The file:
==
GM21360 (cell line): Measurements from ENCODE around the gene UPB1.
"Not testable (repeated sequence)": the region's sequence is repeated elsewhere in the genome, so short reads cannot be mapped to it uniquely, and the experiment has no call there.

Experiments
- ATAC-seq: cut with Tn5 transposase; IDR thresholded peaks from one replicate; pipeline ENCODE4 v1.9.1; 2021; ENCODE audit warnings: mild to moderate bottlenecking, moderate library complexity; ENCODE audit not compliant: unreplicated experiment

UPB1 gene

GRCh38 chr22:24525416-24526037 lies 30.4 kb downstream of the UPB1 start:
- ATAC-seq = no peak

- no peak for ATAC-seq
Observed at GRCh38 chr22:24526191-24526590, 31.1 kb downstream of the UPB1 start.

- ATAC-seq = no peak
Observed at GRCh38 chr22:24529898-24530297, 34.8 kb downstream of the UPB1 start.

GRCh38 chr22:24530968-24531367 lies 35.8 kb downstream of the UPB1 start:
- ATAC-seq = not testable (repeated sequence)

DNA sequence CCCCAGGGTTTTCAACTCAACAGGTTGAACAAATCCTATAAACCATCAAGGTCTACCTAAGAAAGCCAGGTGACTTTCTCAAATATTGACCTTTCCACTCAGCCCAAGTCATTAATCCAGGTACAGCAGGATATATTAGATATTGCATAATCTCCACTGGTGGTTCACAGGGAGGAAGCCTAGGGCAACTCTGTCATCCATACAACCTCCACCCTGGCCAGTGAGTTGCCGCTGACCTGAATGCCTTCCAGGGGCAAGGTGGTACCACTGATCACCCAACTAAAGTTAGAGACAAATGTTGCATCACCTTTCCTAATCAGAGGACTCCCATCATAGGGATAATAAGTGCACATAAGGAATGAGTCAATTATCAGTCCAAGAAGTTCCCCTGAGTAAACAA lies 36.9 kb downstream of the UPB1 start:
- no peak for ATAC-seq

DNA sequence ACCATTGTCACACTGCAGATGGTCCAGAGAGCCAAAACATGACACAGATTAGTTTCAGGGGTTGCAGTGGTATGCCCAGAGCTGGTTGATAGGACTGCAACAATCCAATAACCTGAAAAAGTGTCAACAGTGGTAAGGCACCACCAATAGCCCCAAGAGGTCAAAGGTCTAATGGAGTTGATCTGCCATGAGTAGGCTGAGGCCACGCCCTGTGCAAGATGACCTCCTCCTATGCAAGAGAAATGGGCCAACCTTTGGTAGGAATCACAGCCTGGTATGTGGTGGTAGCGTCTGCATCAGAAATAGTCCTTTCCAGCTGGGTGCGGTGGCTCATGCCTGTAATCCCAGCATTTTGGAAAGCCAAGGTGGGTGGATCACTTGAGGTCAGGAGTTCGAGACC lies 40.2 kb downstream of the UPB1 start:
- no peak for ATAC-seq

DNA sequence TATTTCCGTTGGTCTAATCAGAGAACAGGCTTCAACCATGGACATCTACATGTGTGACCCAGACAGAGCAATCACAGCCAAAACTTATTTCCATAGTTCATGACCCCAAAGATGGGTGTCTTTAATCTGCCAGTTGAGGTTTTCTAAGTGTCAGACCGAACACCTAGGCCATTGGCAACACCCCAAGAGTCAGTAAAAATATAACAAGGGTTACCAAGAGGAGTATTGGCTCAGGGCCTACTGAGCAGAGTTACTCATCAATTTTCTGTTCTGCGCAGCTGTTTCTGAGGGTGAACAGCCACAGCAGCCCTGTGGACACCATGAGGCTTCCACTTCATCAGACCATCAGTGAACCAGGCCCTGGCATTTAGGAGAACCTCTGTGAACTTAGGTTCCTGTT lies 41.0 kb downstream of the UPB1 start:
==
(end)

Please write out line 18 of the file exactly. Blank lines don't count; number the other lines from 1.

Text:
DNA sequence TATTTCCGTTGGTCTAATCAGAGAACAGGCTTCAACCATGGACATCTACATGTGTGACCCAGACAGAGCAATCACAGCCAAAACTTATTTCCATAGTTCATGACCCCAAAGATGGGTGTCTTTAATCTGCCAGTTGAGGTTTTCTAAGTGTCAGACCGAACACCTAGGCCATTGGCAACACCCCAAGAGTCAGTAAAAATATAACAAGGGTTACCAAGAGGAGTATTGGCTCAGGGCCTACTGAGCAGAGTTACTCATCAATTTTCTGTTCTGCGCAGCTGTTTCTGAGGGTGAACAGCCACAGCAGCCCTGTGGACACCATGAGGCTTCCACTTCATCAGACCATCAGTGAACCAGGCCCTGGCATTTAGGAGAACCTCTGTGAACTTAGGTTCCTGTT lies 41.0 kb downstream of the UPB1 start: